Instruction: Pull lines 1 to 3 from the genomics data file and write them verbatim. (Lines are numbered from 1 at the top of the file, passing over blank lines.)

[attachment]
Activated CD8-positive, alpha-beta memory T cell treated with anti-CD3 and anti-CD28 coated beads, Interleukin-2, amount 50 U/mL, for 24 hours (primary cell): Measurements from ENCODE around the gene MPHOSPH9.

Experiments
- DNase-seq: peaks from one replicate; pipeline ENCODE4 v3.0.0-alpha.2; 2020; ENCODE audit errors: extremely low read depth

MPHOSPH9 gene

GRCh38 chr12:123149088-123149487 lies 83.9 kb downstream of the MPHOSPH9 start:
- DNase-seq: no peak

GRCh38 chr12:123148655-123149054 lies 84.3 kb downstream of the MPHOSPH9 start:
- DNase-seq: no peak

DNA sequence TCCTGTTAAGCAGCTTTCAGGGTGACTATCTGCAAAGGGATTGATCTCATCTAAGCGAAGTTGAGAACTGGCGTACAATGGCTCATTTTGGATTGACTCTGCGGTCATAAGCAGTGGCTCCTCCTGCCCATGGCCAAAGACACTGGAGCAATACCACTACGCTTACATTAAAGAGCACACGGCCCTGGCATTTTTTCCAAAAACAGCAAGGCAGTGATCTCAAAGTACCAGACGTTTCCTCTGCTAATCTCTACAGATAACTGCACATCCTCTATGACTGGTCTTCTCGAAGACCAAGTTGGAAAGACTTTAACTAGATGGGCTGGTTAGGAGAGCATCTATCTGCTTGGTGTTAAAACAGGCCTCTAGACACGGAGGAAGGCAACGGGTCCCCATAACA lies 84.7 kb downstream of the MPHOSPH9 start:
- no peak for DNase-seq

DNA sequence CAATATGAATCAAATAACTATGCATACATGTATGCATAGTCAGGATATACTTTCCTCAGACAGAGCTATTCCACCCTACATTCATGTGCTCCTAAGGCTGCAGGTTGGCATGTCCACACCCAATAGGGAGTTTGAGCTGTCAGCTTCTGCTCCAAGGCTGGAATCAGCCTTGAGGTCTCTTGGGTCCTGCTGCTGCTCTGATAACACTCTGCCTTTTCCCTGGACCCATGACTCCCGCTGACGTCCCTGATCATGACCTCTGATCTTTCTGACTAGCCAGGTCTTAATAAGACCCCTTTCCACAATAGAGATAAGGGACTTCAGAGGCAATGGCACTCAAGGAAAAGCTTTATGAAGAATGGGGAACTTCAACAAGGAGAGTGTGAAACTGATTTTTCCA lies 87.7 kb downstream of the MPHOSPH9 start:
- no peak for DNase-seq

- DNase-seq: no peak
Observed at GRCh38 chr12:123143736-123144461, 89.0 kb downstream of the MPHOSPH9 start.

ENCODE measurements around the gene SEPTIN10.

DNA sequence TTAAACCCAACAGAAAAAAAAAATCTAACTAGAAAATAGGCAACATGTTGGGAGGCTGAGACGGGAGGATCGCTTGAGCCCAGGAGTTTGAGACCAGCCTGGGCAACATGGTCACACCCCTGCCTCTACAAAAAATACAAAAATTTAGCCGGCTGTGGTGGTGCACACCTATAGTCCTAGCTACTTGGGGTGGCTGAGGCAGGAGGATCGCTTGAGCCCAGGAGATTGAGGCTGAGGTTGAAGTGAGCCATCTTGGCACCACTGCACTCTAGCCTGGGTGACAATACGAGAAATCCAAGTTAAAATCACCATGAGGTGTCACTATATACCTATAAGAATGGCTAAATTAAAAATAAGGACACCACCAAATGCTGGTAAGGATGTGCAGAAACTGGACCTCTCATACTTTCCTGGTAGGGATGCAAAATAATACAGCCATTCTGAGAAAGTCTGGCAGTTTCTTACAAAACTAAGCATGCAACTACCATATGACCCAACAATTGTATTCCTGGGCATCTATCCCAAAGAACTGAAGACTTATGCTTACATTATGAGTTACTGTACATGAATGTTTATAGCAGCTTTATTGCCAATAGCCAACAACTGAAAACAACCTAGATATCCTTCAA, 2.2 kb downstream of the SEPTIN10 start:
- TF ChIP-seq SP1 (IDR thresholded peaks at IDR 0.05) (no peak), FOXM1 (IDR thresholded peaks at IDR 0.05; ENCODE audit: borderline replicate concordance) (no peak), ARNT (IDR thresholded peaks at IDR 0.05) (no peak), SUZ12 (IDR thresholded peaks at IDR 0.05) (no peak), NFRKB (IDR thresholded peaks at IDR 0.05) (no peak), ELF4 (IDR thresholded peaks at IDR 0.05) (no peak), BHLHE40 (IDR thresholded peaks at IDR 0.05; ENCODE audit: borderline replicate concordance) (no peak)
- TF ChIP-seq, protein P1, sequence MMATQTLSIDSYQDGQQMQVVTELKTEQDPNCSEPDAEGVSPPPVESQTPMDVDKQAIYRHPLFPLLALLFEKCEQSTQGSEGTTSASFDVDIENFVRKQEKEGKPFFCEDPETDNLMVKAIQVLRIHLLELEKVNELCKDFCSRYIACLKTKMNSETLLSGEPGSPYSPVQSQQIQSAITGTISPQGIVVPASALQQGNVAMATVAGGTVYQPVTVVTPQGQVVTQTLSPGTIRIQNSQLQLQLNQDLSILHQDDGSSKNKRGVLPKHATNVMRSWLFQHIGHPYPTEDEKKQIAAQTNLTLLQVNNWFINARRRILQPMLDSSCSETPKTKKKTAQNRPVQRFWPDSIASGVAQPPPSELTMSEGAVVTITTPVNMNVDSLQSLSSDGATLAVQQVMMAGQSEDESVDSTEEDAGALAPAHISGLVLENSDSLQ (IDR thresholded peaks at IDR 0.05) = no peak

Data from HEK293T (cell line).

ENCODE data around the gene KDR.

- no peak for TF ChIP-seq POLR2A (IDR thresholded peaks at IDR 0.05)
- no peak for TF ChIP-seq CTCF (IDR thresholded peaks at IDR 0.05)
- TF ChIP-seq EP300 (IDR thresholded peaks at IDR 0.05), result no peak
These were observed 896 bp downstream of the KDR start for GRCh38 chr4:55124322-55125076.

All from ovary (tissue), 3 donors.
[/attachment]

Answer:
Activated CD8-positive, alpha-beta memory T cell treated with anti-CD3 and anti-CD28 coated beads, Interleukin-2, amount 50 U/mL, for 24 hours (primary cell): Measurements from ENCODE around the gene MPHOSPH9.

Experiments
- DNase-seq: peaks from one replicate; pipeline ENCODE4 v3.0.0-alpha.2; 2020; ENCODE audit errors: extremely low read depth